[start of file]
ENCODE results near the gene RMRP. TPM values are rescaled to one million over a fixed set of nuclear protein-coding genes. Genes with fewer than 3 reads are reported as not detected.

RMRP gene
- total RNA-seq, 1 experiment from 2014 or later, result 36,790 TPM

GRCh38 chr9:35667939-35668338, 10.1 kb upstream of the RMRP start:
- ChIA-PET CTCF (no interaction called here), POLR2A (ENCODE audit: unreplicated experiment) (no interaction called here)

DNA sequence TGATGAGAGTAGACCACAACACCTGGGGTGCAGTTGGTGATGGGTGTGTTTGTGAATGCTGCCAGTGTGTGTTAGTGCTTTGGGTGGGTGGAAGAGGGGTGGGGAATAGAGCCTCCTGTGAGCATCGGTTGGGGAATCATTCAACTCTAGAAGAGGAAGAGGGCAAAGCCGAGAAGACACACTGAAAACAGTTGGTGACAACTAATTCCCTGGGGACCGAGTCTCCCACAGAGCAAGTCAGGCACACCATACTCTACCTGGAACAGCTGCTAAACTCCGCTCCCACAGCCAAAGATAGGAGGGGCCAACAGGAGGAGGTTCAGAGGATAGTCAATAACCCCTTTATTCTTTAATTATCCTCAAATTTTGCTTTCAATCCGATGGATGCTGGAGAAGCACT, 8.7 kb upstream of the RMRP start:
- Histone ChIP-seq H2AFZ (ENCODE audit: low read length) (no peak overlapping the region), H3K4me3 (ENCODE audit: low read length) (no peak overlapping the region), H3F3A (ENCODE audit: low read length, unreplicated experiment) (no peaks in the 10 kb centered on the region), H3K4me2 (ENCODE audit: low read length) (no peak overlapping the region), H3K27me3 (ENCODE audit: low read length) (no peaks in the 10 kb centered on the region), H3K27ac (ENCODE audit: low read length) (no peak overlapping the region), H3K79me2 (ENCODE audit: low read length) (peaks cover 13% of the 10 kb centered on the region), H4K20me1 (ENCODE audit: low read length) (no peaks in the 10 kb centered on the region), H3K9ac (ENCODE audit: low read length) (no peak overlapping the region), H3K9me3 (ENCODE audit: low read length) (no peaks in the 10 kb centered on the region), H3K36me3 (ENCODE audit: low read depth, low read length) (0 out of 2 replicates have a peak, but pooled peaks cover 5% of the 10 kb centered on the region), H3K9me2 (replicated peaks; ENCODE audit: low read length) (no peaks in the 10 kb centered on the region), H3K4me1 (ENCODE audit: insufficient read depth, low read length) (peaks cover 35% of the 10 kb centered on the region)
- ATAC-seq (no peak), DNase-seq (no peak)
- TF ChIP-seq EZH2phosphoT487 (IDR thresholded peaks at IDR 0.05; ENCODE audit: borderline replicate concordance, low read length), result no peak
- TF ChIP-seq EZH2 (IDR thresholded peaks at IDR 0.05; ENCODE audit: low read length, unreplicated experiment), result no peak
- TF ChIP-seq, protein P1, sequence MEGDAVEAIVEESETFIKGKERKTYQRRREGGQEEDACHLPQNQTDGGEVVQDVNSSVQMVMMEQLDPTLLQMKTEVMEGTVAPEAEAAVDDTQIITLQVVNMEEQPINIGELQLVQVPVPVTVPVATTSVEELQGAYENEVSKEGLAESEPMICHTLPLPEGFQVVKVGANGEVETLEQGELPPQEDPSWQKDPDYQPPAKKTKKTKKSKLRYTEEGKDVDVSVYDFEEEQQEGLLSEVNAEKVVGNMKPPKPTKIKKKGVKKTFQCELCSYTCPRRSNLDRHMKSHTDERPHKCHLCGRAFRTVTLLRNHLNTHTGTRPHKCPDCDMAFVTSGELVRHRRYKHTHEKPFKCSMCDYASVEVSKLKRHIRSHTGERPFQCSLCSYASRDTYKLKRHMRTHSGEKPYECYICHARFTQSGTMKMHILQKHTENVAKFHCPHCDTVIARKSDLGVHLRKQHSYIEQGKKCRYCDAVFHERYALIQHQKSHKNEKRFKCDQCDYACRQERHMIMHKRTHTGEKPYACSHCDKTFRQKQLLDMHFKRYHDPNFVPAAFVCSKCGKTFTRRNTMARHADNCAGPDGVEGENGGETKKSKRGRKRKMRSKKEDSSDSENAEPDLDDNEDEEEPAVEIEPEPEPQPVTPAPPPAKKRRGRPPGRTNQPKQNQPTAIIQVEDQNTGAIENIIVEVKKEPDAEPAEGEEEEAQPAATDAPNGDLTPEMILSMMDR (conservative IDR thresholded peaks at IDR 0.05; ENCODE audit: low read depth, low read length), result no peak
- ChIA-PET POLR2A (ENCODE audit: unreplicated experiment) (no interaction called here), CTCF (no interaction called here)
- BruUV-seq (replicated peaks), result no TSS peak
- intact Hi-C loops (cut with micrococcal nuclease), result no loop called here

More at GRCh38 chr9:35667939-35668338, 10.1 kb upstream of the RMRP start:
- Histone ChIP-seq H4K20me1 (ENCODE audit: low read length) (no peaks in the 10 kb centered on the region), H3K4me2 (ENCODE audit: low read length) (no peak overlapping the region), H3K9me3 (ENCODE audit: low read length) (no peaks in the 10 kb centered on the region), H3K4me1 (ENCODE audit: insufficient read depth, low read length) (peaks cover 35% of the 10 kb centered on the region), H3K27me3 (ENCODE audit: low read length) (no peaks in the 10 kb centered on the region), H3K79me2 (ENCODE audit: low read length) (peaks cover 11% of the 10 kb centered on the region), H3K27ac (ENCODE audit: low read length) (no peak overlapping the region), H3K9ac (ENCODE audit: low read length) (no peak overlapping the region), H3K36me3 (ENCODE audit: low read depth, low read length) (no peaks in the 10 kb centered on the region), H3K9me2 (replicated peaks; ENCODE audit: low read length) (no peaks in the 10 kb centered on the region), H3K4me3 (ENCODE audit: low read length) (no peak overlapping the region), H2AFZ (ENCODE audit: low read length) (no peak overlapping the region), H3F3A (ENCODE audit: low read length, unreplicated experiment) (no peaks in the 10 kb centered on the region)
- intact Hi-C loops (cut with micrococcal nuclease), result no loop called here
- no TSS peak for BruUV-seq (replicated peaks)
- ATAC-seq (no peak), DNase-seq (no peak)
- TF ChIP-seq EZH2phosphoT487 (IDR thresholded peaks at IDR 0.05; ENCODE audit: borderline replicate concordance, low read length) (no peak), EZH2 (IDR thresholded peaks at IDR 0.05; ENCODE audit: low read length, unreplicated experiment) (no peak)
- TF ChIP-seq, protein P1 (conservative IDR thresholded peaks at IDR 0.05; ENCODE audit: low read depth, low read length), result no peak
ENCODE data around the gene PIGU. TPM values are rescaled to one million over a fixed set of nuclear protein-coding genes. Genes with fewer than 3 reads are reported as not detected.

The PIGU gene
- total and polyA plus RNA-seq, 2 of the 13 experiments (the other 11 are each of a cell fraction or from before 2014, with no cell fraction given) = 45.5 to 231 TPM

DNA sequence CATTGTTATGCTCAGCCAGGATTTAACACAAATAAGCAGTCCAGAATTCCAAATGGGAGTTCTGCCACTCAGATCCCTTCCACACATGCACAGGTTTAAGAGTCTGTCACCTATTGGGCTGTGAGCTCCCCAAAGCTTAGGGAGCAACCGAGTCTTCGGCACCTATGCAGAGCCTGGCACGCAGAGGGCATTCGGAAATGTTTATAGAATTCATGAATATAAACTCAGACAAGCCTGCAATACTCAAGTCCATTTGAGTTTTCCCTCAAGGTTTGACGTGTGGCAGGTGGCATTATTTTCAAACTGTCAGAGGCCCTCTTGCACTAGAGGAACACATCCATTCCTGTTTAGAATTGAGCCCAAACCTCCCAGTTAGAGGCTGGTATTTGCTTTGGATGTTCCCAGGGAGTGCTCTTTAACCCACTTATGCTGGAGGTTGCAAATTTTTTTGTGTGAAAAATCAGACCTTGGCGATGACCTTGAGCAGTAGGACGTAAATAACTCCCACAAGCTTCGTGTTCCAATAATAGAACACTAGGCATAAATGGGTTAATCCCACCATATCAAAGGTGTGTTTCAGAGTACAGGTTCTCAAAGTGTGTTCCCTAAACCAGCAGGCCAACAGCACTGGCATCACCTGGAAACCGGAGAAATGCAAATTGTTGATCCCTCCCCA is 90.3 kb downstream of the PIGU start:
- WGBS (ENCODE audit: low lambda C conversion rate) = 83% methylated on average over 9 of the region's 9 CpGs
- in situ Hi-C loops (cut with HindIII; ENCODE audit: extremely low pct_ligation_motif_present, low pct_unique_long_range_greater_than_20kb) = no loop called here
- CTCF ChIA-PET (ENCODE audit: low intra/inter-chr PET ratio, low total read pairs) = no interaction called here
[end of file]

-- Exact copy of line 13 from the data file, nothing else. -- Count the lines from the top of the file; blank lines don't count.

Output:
- BruUV-seq (replicated peaks), result no TSS peak